“Resurrection: Too Good Not to Be True”Katerina K. Whitley Acts 2:14a, 22-32; John 20:19-31. Year A: Second Sunday of Easter
Let’s imagine Thomas this morning and try to understand him. He was known as the Twin, so I have wondered about the sibling who shared his birth. Was it possible that for Thomas nothing was completely real or acceptable unless he shared it with his twin?
What happened to him or her? Did Thomas feel incomplete without his other half? We would understand him better if we knew about his twin, but such psychological musings were not even considered in the context of the first century.
We know so little about him, but it is enough to draw a remarkable picture. He has been known in tradition as the Doubting Thomas, but we do know something else significant about him, something I consider much more important than his declaration of doubt.
He was a man of deep devotion and undoubted courage.
Remember the discussion surrounding Jesus’ decision to go visit the sisters of Lazarus after their brother’s death? The other disciples are trying to keep Jesus from going to Bethany, near Jerusalem, knowing that there they sought to arrest and kill him. “The disciples said to him, ‘Rabbi, the Jews were just now trying to stone you, and are going there again?’” But Jesus has set his face toward Jerusalem, toward his death.
On that occasion, it was Thomas who declared, without hesitation, “Let us also go, that we may die with him.” Now, this is a statement of utter devotion, a loyalty and a love that surpass the fear of death. I am stunned by this declaration. If Jesus has the courage to face death, then let’s die with him, Thomas says and the others, perhaps afraid of being thought cowards, follow behind Jesus. Death does come, but only to their teacher and beloved rabbi.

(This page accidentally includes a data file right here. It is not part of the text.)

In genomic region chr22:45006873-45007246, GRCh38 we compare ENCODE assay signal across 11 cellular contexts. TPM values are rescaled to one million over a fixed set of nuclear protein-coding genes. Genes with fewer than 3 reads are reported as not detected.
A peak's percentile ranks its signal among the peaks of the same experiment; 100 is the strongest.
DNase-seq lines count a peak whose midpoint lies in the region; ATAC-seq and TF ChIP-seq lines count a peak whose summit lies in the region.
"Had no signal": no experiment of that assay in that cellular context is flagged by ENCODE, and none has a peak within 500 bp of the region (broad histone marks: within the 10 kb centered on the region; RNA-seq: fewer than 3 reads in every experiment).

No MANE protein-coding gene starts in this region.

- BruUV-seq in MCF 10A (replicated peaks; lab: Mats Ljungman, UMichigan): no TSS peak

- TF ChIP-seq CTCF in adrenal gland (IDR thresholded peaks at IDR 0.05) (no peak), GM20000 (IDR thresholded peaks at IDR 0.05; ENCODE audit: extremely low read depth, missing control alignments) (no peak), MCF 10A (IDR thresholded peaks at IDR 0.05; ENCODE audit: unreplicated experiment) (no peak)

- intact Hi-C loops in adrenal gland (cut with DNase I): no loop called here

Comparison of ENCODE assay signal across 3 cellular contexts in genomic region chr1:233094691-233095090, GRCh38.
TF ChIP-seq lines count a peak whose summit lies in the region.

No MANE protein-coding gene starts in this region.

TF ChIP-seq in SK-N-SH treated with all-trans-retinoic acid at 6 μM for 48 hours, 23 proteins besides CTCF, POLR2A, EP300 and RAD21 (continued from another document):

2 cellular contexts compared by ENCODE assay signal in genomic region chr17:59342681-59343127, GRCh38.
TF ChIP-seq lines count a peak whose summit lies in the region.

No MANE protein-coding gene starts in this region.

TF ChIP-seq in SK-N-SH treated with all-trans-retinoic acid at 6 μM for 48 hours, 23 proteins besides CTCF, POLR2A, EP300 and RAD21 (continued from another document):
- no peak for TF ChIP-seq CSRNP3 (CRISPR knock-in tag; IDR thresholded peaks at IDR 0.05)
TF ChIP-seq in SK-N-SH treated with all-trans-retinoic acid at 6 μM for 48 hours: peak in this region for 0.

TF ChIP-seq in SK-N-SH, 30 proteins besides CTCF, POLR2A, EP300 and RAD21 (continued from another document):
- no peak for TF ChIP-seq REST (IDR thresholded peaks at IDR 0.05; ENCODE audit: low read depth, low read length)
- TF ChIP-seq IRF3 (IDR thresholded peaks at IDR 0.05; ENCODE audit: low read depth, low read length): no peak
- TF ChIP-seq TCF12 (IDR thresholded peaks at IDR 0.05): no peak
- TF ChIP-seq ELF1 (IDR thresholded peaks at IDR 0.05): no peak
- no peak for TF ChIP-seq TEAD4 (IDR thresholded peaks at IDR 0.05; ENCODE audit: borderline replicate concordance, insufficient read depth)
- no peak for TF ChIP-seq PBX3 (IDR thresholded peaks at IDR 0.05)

So, after the horrible three days of the arrest, crucifixion, and burial, the disciples are hiding because they are afraid to be known as Jesus’ followers and because Jesus had forbidden them from dying with him. Jesus needs them alive and strong so that they can carry his message of love to the world. He appears to them to take away their fear.
The first group who saw him after his death must have been delirious with joy. They couldn’t stop talking about it to those of Jesus’ friends who had not yet experienced the joy first-hand.
One of the absent disciples was Thomas. He hears the good news from his friends, but his hurt at Jesus’ death is so great that he cannot take the reversal without question. After all, he had declared his willingness to share in Jesus’ death. He had let his friend down. His sorrow is so great that the thought of Jesus’ return from the dead is just too good to be true. He cannot endure any more disappointment. If it is not true, his heart can’t take it.
Better not believe in joy so the sorrow doesn’t kill him. So he makes the very human declaration: “Unless I see the marks of the nails in his hands, and put my finger in the mark of the nails and my hand in his side, I will not believe.”
This is a very emotional response. It is a very human response and for that I am very grateful. As I am grateful that the same gospel writer included Peter’s denial. It gives me hope that, despite all our weaknesses, our denials, and our doubts, we are still loved and we are forgiven. I have the greatest respect for people who go through doubt and emerge whole; those who believe blindly, without examining their faith, are in danger of remaining crippled spiritually.
When Jesus appears to all of the disciples on this particular first day of the week, he offers Thomas the opportunity to touch his wounds. Thomas must have been shattered.